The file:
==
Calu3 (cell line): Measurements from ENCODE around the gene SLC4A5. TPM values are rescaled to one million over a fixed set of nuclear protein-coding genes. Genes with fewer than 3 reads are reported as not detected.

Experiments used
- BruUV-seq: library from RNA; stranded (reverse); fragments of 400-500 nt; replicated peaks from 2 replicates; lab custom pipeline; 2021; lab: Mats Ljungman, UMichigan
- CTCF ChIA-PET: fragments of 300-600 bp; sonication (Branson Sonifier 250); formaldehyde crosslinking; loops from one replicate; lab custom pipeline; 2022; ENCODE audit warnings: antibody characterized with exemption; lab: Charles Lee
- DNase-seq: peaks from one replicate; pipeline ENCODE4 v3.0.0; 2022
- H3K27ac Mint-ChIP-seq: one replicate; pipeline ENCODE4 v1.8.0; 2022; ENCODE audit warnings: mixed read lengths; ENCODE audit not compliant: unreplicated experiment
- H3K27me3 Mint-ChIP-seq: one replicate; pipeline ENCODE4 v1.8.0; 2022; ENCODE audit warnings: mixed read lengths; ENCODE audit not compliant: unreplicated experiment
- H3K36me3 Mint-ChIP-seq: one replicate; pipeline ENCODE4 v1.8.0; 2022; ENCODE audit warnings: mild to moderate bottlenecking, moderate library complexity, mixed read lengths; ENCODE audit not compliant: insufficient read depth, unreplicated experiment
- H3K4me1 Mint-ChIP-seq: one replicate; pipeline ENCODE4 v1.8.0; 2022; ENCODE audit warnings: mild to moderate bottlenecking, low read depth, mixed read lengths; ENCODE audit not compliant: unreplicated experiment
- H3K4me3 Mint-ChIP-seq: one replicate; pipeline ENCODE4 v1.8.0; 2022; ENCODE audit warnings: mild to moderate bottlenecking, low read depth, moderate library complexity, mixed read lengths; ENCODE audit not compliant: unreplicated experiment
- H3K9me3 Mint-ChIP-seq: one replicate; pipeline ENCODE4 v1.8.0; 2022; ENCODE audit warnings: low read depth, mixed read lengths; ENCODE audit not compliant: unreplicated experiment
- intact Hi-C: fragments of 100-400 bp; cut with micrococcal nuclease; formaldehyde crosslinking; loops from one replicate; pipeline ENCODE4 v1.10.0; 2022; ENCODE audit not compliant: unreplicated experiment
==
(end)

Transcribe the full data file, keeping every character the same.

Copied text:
Calu3 (cell line): Measurements from ENCODE around the gene SLC4A5. TPM values are rescaled to one million over a fixed set of nuclear protein-coding genes. Genes with fewer than 3 reads are reported as not detected.

Experiments used
- BruUV-seq: library from RNA; stranded (reverse); fragments of 400-500 nt; replicated peaks from 2 replicates; lab custom pipeline; 2021; lab: Mats Ljungman, UMichigan
- CTCF ChIA-PET: fragments of 300-600 bp; sonication (Branson Sonifier 250); formaldehyde crosslinking; loops from one replicate; lab custom pipeline; 2022; ENCODE audit warnings: antibody characterized with exemption; lab: Charles Lee
- DNase-seq: peaks from one replicate; pipeline ENCODE4 v3.0.0; 2022
- H3K27ac Mint-ChIP-seq: one replicate; pipeline ENCODE4 v1.8.0; 2022; ENCODE audit warnings: mixed read lengths; ENCODE audit not compliant: unreplicated experiment
- H3K27me3 Mint-ChIP-seq: one replicate; pipeline ENCODE4 v1.8.0; 2022; ENCODE audit warnings: mixed read lengths; ENCODE audit not compliant: unreplicated experiment
- H3K36me3 Mint-ChIP-seq: one replicate; pipeline ENCODE4 v1.8.0; 2022; ENCODE audit warnings: mild to moderate bottlenecking, moderate library complexity, mixed read lengths; ENCODE audit not compliant: insufficient read depth, unreplicated experiment
- H3K4me1 Mint-ChIP-seq: one replicate; pipeline ENCODE4 v1.8.0; 2022; ENCODE audit warnings: mild to moderate bottlenecking, low read depth, mixed read lengths; ENCODE audit not compliant: unreplicated experiment
- H3K4me3 Mint-ChIP-seq: one replicate; pipeline ENCODE4 v1.8.0; 2022; ENCODE audit warnings: mild to moderate bottlenecking, low read depth, moderate library complexity, mixed read lengths; ENCODE audit not compliant: unreplicated experiment
- H3K9me3 Mint-ChIP-seq: one replicate; pipeline ENCODE4 v1.8.0; 2022; ENCODE audit warnings: low read depth, mixed read lengths; ENCODE audit not compliant: unreplicated experiment
- intact Hi-C: fragments of 100-400 bp; cut with micrococcal nuclease; formaldehyde crosslinking; loops from one replicate; pipeline ENCODE4 v1.10.0; 2022; ENCODE audit not compliant: unreplicated experiment